As with any medication, there are limitations and possible side effects, which should be discussed with your veterinarian before beginning any treatment. But Bexacat has proven effectiveness: Cats using Bexacat demonstrated decreases in average blood glucose concentration by 68.7% in just eight hours with minimal risk of hypoglycemia.1
The advantages of Bexacat become clear when compared to traditional therapies. No needles, no refrigeration — just a once-daily flavored tablet.
Two Approaches to Feline Diabetes: Insulin and Bexacat
Benefits of Insulin Therapy:
- Effective blood glucose control
- Familiarity with veterinary professionals
- Can be used in nearly all cats with diabetes
Benefits of Bexacat:
- Effective blood glucose control
- Needle-free administration & Dose never changes
- Once-daily tablet & Can administer with food
Questions to Ask Your Vet about Feline Diabetes Treatments
When discussing feline diabetes treatment options with your veterinarian, here are some questions to ask:
- What are the available treatment options for feline diabetes?
- What are the benefits and drawbacks of each treatment option?
- Would my cat be a candidate for Bexacat?
- How effective are the different treatment options in managing blood glucose levels?
- What are the potential side effects or complications?
- How often will my cat need to receive treatment or medication?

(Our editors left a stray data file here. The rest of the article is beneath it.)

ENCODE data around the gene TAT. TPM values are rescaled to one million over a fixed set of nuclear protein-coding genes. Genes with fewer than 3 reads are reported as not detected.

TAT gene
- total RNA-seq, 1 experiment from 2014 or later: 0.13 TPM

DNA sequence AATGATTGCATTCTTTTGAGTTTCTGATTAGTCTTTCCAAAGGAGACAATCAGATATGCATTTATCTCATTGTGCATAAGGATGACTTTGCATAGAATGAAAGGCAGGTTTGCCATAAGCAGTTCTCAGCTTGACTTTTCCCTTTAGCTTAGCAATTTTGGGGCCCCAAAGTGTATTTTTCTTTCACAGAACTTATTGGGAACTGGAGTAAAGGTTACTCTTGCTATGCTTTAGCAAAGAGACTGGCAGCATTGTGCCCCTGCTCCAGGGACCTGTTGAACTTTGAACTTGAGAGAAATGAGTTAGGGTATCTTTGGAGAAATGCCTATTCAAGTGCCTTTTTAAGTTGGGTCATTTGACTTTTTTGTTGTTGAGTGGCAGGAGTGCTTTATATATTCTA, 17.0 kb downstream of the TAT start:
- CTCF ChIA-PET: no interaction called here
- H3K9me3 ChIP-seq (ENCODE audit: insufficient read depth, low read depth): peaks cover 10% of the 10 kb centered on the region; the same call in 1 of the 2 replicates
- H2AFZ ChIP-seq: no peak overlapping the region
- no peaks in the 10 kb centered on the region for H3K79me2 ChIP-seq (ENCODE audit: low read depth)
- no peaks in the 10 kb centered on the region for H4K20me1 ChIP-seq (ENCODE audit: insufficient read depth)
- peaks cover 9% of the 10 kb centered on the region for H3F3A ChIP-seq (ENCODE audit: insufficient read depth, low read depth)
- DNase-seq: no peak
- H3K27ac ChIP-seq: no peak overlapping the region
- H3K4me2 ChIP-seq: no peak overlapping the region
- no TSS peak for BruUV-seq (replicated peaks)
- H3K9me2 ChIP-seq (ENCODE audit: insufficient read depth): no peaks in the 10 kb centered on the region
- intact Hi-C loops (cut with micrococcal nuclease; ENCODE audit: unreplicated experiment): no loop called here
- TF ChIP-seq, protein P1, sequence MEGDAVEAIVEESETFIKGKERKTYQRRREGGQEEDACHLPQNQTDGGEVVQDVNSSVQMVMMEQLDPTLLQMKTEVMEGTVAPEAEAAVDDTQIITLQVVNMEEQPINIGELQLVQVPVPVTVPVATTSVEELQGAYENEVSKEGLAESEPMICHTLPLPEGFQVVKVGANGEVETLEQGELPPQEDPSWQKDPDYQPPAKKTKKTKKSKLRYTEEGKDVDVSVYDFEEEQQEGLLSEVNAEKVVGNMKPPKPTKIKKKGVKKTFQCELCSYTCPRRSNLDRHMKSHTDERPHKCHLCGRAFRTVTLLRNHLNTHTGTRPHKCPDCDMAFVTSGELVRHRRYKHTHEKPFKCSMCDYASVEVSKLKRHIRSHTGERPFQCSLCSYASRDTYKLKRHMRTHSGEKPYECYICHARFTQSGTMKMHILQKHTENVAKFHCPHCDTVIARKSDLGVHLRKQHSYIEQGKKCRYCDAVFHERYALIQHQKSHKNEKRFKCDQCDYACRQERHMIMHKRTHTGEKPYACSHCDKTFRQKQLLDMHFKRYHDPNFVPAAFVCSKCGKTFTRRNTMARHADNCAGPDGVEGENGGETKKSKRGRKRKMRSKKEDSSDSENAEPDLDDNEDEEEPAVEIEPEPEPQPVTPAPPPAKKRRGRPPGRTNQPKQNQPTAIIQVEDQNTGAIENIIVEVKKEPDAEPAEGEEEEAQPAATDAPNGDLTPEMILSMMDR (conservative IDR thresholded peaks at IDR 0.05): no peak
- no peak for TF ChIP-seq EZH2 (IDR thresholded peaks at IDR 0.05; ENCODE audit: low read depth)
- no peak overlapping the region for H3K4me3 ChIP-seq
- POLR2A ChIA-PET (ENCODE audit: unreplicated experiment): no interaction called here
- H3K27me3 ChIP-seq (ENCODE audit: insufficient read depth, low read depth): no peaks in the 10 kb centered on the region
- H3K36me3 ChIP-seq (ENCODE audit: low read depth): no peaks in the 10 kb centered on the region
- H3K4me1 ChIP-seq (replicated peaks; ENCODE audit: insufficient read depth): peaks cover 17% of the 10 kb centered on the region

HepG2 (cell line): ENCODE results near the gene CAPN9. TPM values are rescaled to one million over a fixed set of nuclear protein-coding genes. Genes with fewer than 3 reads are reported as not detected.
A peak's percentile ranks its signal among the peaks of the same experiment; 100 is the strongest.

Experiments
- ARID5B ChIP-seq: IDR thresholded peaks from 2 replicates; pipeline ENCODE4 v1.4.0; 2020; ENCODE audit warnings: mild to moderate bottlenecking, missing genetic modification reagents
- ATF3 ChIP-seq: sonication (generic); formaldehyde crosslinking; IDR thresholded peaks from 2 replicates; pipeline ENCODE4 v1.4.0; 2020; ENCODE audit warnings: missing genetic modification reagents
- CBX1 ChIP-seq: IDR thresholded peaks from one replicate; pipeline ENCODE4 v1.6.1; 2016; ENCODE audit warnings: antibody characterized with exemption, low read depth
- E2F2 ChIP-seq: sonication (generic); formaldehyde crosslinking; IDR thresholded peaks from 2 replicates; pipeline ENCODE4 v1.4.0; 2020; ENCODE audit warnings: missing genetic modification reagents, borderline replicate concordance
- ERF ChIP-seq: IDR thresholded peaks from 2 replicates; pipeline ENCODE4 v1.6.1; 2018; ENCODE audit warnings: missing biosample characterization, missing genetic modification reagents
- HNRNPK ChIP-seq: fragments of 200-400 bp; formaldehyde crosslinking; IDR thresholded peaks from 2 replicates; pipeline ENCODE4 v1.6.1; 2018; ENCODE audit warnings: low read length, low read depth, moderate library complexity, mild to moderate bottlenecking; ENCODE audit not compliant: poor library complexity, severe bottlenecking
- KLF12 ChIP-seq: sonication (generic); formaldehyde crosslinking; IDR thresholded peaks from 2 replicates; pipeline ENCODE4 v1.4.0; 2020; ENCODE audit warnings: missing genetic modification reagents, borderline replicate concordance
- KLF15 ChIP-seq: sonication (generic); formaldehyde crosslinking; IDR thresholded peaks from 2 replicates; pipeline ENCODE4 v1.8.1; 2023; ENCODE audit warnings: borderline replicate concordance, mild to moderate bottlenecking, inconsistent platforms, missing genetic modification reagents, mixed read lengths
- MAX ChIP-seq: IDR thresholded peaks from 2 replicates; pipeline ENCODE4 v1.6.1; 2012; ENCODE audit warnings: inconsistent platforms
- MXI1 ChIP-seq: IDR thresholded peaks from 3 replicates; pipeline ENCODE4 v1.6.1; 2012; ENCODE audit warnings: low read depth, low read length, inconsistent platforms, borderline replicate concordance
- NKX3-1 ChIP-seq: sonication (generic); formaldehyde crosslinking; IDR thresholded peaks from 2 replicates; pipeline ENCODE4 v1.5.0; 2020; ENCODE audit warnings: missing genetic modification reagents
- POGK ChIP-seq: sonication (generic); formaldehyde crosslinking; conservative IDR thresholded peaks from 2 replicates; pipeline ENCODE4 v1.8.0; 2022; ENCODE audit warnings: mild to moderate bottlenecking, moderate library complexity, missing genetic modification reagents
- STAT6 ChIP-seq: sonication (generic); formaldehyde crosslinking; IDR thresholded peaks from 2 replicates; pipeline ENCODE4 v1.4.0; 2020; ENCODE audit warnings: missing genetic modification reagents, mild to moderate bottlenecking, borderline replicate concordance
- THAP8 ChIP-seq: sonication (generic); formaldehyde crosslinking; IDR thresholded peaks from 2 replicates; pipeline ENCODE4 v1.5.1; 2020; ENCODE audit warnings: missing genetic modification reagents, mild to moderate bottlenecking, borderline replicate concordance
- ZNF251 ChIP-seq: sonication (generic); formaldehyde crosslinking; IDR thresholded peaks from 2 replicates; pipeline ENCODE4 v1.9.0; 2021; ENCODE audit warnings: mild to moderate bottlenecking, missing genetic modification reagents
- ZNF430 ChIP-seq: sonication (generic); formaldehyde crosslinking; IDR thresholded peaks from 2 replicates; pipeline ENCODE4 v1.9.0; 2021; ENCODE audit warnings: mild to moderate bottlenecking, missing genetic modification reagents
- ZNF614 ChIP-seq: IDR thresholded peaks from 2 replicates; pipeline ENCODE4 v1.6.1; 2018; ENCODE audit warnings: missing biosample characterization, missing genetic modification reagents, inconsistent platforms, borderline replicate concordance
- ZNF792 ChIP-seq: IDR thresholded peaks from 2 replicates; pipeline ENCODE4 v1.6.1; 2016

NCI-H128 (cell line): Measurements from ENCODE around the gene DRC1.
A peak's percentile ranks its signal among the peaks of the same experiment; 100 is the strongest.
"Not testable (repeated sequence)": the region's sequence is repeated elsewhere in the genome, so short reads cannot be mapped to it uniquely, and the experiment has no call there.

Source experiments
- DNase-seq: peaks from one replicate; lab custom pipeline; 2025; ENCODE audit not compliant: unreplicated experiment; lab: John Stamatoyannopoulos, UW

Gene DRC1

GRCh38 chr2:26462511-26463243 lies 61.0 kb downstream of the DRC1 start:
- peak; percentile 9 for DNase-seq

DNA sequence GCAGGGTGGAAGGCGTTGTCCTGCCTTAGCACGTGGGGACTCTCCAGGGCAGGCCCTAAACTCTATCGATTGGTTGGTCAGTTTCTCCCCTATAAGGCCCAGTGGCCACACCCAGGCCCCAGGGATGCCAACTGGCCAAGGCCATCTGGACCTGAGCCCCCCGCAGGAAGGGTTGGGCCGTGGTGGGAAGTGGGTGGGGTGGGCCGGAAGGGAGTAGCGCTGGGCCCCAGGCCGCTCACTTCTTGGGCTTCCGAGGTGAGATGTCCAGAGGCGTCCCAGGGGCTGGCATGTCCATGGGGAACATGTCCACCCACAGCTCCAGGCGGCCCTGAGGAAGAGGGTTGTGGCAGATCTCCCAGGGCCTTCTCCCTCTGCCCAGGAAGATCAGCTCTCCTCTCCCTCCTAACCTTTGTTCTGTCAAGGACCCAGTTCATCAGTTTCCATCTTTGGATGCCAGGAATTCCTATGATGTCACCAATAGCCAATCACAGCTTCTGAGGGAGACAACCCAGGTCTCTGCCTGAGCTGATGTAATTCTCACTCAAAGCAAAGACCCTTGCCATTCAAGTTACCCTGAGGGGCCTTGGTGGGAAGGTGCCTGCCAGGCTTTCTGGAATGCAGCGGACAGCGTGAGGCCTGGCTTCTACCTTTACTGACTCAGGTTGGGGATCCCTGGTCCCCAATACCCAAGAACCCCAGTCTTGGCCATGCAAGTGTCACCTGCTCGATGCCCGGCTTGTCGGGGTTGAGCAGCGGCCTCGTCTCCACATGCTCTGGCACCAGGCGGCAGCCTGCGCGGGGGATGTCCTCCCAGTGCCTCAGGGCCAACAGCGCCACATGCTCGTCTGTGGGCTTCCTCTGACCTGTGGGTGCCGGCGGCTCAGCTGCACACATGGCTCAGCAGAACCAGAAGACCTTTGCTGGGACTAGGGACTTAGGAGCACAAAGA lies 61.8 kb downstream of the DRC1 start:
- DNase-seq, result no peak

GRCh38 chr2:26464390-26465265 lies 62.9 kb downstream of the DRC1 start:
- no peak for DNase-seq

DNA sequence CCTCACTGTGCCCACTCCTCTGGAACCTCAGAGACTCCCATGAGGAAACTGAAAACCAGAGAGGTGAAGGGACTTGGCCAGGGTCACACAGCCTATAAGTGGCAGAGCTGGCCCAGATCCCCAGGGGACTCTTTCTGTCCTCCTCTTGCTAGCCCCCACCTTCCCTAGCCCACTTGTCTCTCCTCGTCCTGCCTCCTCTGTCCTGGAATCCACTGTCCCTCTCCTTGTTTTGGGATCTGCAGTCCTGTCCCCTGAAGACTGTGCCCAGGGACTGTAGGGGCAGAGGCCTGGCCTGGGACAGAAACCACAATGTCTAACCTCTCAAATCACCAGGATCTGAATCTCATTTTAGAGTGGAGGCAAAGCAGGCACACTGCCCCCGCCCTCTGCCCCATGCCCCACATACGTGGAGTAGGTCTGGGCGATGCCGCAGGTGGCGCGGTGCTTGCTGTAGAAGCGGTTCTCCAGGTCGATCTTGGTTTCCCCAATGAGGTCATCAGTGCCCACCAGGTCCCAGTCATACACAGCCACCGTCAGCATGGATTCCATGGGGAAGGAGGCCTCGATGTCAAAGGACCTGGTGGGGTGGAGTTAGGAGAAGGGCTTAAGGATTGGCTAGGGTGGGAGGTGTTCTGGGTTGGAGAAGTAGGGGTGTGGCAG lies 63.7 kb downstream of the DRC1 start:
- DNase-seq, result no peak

- Can you provide guidelines on monitoring my cat's blood glucose levels at home?
- What dietary changes, if any, are recommended to manage feline diabetes?
- How often do I need to come back to the vet for checkups?
It's important to have an open and thorough discussion with your veterinarian so you can make informed decisions about your cat's diabetes treatment. Additionally, your veterinarian may have specific recommendations or guidelines based on your cat's individual needs and medical history. Treating feline diabetes requires diligence and patience, but can create a longer, happier life for your cat.
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©2023 Elanco or its affiliates.
- Hadd MJ, Bienhoff SE, Little SE, Geller S, Ogne-Stevenson J, Dupree TJ, Scott-Moncrieff JC. Safety and effectiveness of the sodium-glucose cotransporter inhibitor bexagliflozin in cats newly diagnosed with diabetes mellitus. J Vet Intern Med. 2023 May 6.
- Niessen S, Hazuchova K, Powney S, et al. The big pet diabetes survey: perceived frequency and triggers for euthanasia. Vet Sci. 2017;4(27):1-13.
Bexacat is indicated to improve glycemic control in otherwise healthy cats with diabetes mellitus not previously treated with insulin.
Important Safety Information:
Before using Bexacat, you must read the entire package insert, including the boxed warning. Cats treated with Bexacat may be at an increased risk for conditions called diabetic ketoacidosis or euglycemic diabetic ketoacidosis, both of which may result in death. It is critical that cats taking Bexacat be examined by a veterinarian promptly if sudden decreases in appetite or water consumption occur, or if weight loss, tiredness, vomiting, diarrhea, or weakness are seen. Discontinue Bexacat and call your veterinarian immediately if any of these occur as they could be signs of diabetic ketoacidosis or euglycemic diabetic ketoacidosis. Before giving Bexacat, be sure to talk with your veterinarian about any past illnesses your cat has had including if your cat has ever been on insulin, as cats that have been treated with insulin should not receive Bexacat. Do not use Bexacat if your cat has experienced pancreatitis, liver disease or reduced kidney function as serious side effects may occur. Bexacat is available by veterinary prescription only. Not for human use. Keep out of reach of children. Contact a physician immediately if swallowed accidentally.